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In what-took-them-so-long news: Spotify touts free Android, iOS music app

And now you can shuffle a stairway to heaven with Led Zeppelin deal

Designing a Defense for Mobile Applications

Spotify has a new music-streaming application for iOS and Android tablets today that mimics its free desktop software, and a smartphone option with slightly less functionality.

Previously Spotify users had to pay $10 a month to access the music streaming service on fondleslabs and other handheld devices, but now the firm's new tablet application will allow users to pick and choose the music they want to hear from Spotify's online catalogue at no cost – provided they can put up with adverts.

Smartphone users get a slightly maimed free-but-ad-supported version of Spotify that will allow them to shuffle through their music collections and playlists, but not pick specific tracks outright. They can however create their own playlists on a mobile device and shuffle through those as well.

"Today we're giving people the best free music experience in the history of the smartphone and the tablet," gushed company founder Daniel Ek. "Whether you're going to the gym, or having a party with friends. Just sit back and let Spotify serve you great music for every moment of your life."

The lack of a gratis mobile app has been hurting Spotify in the battle with its much-larger competitor Pandora. The firm is hoping that what it's losing in revenue from making the application available without charge will bring in bigger gains in terms of market share – which will be essential if it's to justify the $4bn price tag some are suggesting it should carry if it goes public.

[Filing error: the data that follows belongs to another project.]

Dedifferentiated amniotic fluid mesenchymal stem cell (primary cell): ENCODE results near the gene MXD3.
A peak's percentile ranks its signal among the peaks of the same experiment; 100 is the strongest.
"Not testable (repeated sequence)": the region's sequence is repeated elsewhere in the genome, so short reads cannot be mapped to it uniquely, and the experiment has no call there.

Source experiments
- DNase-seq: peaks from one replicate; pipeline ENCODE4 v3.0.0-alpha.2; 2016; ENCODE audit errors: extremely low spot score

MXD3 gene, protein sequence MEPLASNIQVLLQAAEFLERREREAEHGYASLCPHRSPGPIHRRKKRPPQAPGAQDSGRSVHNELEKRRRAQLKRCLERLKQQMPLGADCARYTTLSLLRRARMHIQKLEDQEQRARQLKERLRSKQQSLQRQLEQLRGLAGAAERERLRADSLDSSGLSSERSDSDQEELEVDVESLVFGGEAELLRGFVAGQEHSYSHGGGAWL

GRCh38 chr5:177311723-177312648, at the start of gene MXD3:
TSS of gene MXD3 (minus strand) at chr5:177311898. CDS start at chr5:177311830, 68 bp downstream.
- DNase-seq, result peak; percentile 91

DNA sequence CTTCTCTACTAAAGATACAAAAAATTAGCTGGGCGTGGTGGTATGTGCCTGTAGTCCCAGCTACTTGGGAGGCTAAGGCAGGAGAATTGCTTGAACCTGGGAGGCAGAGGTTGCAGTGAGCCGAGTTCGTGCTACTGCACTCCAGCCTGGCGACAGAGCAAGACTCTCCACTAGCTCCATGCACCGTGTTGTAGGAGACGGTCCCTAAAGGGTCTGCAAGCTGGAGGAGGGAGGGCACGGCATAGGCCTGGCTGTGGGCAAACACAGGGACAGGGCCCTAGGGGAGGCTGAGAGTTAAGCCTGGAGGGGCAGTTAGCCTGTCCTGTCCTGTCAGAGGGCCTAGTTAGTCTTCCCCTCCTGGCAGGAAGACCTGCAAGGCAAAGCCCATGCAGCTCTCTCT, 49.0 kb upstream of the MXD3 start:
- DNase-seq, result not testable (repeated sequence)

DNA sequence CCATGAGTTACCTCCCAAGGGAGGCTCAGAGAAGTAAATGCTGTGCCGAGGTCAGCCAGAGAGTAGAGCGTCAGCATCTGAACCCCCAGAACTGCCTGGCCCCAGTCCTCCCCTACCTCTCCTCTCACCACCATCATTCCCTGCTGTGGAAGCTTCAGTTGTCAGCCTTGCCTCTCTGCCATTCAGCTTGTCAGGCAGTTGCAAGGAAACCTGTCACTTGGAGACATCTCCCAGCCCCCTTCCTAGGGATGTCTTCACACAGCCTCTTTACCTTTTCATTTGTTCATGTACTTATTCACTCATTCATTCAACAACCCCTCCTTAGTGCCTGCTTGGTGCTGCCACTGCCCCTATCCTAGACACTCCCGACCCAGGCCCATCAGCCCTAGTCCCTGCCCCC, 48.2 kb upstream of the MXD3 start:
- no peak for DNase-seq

Spotify takes in advertising revenue from three quarters of its 24 million users who use its free software, and the firm is also expanding its global footprint. It's now available in 20 more national markets, bringing the total to 55 in all, which should help it bump up its user figures.

As an added incentive to those users of a certain age, the company also announced it has done a deal with veteran rockers Led Zeppelin to put the best of the band's back catalog on the streaming service in a staged rollout.

On Wednesday, users will get access to the seminal albums Led Zeppelin and Led Zeppelin II, on Thursday it's the run of Led Zeppelin III and the band's 1971 Untitled fourth album, while Friday will see the release of Houses Of The Holy and Physical Graffiti.

More albums will be released until Sunday but with Zep it's only the first six that are worth listening too anyway, in this humble hack's opinion. ®

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